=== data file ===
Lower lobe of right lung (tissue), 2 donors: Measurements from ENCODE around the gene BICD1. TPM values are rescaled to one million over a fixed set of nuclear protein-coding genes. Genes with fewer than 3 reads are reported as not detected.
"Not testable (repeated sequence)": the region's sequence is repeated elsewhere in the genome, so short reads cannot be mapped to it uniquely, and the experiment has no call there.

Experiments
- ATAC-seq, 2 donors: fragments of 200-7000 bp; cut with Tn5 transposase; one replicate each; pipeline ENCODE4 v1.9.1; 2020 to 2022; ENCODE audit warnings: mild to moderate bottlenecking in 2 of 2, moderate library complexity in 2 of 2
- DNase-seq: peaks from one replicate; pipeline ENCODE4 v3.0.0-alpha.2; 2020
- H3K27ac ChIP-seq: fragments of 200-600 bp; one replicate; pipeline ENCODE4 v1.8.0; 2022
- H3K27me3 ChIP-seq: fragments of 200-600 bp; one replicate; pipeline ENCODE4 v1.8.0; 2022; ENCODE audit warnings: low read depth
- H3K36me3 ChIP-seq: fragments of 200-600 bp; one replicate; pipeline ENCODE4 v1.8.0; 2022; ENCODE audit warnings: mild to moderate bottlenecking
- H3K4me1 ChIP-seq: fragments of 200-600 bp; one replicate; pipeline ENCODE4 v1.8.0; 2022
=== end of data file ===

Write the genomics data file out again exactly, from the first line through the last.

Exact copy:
Lower lobe of right lung (tissue), 2 donors: Measurements from ENCODE around the gene BICD1. TPM values are rescaled to one million over a fixed set of nuclear protein-coding genes. Genes with fewer than 3 reads are reported as not detected.
"Not testable (repeated sequence)": the region's sequence is repeated elsewhere in the genome, so short reads cannot be mapped to it uniquely, and the experiment has no call there.

Experiments
- ATAC-seq, 2 donors: fragments of 200-7000 bp; cut with Tn5 transposase; one replicate each; pipeline ENCODE4 v1.9.1; 2020 to 2022; ENCODE audit warnings: mild to moderate bottlenecking in 2 of 2, moderate library complexity in 2 of 2
- DNase-seq: peaks from one replicate; pipeline ENCODE4 v3.0.0-alpha.2; 2020
- H3K27ac ChIP-seq: fragments of 200-600 bp; one replicate; pipeline ENCODE4 v1.8.0; 2022
- H3K27me3 ChIP-seq: fragments of 200-600 bp; one replicate; pipeline ENCODE4 v1.8.0; 2022; ENCODE audit warnings: low read depth
- H3K36me3 ChIP-seq: fragments of 200-600 bp; one replicate; pipeline ENCODE4 v1.8.0; 2022; ENCODE audit warnings: mild to moderate bottlenecking
- H3K4me1 ChIP-seq: fragments of 200-600 bp; one replicate; pipeline ENCODE4 v1.8.0; 2022